The Regulation Diaries (6): Winning the Salami Wars

Just over two years ago, around 3 o’clock in the afternoon before an early flight to France and Italy to research the old traditions of charcuterie and salumi making, inspectors from the Victorian meat industry regulator PrimeSafe rolled up our driveway and destroyed all our personal salamis.

Early this year we received a letter from PrimeSafe with a vaguely threatening instruction not to run our popular Salami Days. At least three others (that we know of) who run similar workshops received nearly the same letter, and I momentarily despaired that the vibrant and delicious skill of salami making was about to come to a sad end in Victoria.

But I never despair long, and I soon requested a meeting with PrimeSafe. And so late one morning after an abattoir run in April Stuart and I parked the aromatic stock trailer out front of the South Melbourne offices and went in to meet with two members of PrimeSafe staff. The good news is that The Inspector we’ve dealt with is apparently absent for now, and the staff we now deal with seem much more earnest at fulfilling their duties, and much less interested in standover tactics. Promising days.

I won’t use space here on the initial agenda items regarding rillettes and cryovac-ing smoked hocks except to say it went reasonably well, and as soon as our supply gets back to normal (a story I’ll write up soon…) we’ll be getting those products approved in spite of last year’s difficulties over them.

Here’s how the discussion of salami workshops went (this is of course a paraphrase as best I remembered it when I documented it after the meeting):

***

Me: So can we talk about our salami days now, please?

Officer A: Yes, Tammi, first I have to ask you, are you prepared to become an RTO [a Registered Training Organisation, e.g. a TAFE or similar]?

Me: No, that’s irrelevant. We aren’t trying to give anyone a qualification or certificate, so we don’t need to be an RTO. I was a Senior Risk Analyst for the regulator for higher education and am well aware of the role and requirements for RTOs and universities, and they don’t apply to what we do. We spend one day teaching how to transform a whole pig carcass into cured muscles and salami, we enjoy a long lunch with wine and a band, and it’s a really lovely day…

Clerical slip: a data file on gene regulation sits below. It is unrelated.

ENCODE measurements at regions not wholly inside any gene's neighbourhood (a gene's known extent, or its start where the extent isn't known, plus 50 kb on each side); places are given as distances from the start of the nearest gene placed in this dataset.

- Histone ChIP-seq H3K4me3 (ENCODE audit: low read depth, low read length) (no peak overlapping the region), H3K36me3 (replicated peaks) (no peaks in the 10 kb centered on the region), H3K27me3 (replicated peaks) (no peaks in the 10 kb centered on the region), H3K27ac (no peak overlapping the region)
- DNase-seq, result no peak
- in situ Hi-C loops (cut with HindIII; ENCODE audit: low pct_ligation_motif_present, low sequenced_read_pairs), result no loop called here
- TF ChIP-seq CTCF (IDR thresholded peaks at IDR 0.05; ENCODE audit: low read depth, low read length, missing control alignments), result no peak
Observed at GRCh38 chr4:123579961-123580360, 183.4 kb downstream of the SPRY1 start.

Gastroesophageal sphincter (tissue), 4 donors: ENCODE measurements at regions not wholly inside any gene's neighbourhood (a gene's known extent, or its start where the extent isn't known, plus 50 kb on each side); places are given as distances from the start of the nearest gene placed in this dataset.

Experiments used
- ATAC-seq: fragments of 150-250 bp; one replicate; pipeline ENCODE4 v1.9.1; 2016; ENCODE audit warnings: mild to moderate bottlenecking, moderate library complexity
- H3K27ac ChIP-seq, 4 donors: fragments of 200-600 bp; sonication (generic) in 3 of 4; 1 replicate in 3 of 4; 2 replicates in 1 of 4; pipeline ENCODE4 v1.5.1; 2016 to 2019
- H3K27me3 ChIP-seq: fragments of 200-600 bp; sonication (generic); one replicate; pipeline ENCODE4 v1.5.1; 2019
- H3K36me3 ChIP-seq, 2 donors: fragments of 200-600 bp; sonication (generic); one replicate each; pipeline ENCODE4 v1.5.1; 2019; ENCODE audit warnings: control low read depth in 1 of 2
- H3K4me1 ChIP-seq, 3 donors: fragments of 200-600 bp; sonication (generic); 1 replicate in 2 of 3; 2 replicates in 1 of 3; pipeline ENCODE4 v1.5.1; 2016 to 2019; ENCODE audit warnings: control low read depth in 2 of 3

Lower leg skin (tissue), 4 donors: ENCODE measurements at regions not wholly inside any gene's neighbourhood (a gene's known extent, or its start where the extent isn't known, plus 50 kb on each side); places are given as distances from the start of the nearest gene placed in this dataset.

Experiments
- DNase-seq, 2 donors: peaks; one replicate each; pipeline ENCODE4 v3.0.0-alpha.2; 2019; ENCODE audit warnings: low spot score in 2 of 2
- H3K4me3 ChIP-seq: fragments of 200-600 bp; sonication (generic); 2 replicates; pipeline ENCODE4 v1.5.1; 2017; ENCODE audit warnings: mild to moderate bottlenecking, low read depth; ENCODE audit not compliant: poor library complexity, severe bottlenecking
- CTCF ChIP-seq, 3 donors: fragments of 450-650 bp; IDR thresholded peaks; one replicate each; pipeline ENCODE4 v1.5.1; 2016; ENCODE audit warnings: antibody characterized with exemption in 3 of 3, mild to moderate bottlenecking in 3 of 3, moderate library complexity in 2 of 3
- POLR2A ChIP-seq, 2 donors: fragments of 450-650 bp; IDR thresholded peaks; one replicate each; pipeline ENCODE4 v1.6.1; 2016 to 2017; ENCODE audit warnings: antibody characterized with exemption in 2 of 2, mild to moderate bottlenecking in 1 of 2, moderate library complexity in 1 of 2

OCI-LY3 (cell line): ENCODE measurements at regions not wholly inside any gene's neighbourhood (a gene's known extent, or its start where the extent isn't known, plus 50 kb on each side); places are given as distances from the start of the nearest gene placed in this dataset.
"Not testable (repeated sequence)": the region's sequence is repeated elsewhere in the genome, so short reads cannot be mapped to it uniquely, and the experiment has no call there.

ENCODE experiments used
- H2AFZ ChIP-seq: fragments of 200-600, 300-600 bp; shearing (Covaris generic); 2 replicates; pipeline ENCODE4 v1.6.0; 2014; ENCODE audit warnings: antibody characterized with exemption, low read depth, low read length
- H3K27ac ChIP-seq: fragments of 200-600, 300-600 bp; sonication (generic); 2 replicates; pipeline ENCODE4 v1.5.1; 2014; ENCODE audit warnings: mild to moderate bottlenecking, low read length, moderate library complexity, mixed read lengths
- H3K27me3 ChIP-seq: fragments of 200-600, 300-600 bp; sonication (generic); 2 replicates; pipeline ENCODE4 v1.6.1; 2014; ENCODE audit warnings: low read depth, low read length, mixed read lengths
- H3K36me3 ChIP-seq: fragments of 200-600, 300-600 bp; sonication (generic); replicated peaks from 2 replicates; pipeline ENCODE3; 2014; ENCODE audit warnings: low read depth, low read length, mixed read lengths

Officer B: So would you say it’s more of a festival than a workshop? Because that would be regulated by your council.

Me: Not really a festival, but sure, you can call it what you want if that helps. But we can’t be regulated by our council for matters you have an interest in as the regulator, as there’s a double jeopardy rule as you know. But we don’t believe you have jurisdiction over our salami days as we’re not processing meat for sale and none leaves the property…

Officer B: Okay, maybe it’s more of festival…

Officer A: But Tammi we still have concerns over you teaching people to make salami. What if one of them goes home and does it badly and somebody gets sick?

Me: Are you familiar with YouTube and Michael Ruhlman’s books ‘Charcuterie’ and ‘Salumi’? People learn how to make salami any number of ways, just as they do cheese and other cooking skills… surely you’d prefer your licensees to teach these skills as we are knowledgeable about food safety?

Officer A: Well, we still have concerns…

Me: Officer A, I have concerns over whether you had McDonalds for lunch but I have no legislative authority over whether you choose to eat that. So if you have something in the [Meat Industry] Act of which I’m unaware about the legality of our salami days, please let me know, because if there’s nothing there to stop us teaching people to make salami, I’m frankly not interested in your concerns.

Officer A: [crickets]

Officer A: Well, I guess ultimately it’s a matter for our CEO.

Me: Oh, really? Seems to me it’s a matter for the Instrument [aka the Act]. Here’s my plan – I’m going to run our salami days same as I have for the past three years. If you have new information you need to share with us you know where we are.

***

And here we are five months later, three Jonai Salami Days and many #youcantbuywhatieat potluck protests later, one Melbourne Salami Festa approaching, and on the eve of the King Valley Salami Festa